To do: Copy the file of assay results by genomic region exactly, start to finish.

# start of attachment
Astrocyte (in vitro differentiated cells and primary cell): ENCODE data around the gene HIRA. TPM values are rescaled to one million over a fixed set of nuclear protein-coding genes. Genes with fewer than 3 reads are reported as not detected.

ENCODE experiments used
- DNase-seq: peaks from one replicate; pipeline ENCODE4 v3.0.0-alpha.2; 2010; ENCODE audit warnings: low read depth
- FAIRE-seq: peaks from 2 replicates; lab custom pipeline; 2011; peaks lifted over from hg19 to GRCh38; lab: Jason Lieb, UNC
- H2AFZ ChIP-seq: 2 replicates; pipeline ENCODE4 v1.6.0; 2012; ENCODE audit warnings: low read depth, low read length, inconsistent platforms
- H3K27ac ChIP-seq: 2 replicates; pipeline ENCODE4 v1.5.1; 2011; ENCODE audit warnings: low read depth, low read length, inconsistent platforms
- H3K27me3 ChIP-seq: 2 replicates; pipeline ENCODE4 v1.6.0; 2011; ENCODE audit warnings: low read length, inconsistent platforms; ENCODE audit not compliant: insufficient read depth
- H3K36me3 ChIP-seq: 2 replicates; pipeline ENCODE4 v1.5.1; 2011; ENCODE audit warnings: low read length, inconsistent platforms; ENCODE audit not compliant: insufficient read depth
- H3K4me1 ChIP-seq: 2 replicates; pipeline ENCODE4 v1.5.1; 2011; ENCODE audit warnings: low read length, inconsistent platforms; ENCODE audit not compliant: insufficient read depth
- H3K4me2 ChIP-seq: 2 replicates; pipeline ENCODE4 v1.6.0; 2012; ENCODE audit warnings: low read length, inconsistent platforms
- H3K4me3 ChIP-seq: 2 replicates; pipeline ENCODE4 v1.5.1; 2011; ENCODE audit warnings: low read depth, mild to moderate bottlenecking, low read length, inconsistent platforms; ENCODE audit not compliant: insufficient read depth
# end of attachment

Astrocyte (in vitro differentiated cells and primary cell): ENCODE data around the gene HIRA. TPM values are rescaled to one million over a fixed set of nuclear protein-coding genes. Genes with fewer than 3 reads are reported as not detected.

ENCODE experiments used
- DNase-seq: peaks from one replicate; pipeline ENCODE4 v3.0.0-alpha.2; 2010; ENCODE audit warnings: low read depth
- FAIRE-seq: peaks from 2 replicates; lab custom pipeline; 2011; peaks lifted over from hg19 to GRCh38; lab: Jason Lieb, UNC
- H2AFZ ChIP-seq: 2 replicates; pipeline ENCODE4 v1.6.0; 2012; ENCODE audit warnings: low read depth, low read length, inconsistent platforms
- H3K27ac ChIP-seq: 2 replicates; pipeline ENCODE4 v1.5.1; 2011; ENCODE audit warnings: low read depth, low read length, inconsistent platforms
- H3K27me3 ChIP-seq: 2 replicates; pipeline ENCODE4 v1.6.0; 2011; ENCODE audit warnings: low read length, inconsistent platforms; ENCODE audit not compliant: insufficient read depth
- H3K36me3 ChIP-seq: 2 replicates; pipeline ENCODE4 v1.5.1; 2011; ENCODE audit warnings: low read length, inconsistent platforms; ENCODE audit not compliant: insufficient read depth
- H3K4me1 ChIP-seq: 2 replicates; pipeline ENCODE4 v1.5.1; 2011; ENCODE audit warnings: low read length, inconsistent platforms; ENCODE audit not compliant: insufficient read depth
- H3K4me2 ChIP-seq: 2 replicates; pipeline ENCODE4 v1.6.0; 2012; ENCODE audit warnings: low read length, inconsistent platforms
- H3K4me3 ChIP-seq: 2 replicates; pipeline ENCODE4 v1.5.1; 2011; ENCODE audit warnings: low read depth, mild to moderate bottlenecking, low read length, inconsistent platforms; ENCODE audit not compliant: insufficient read depth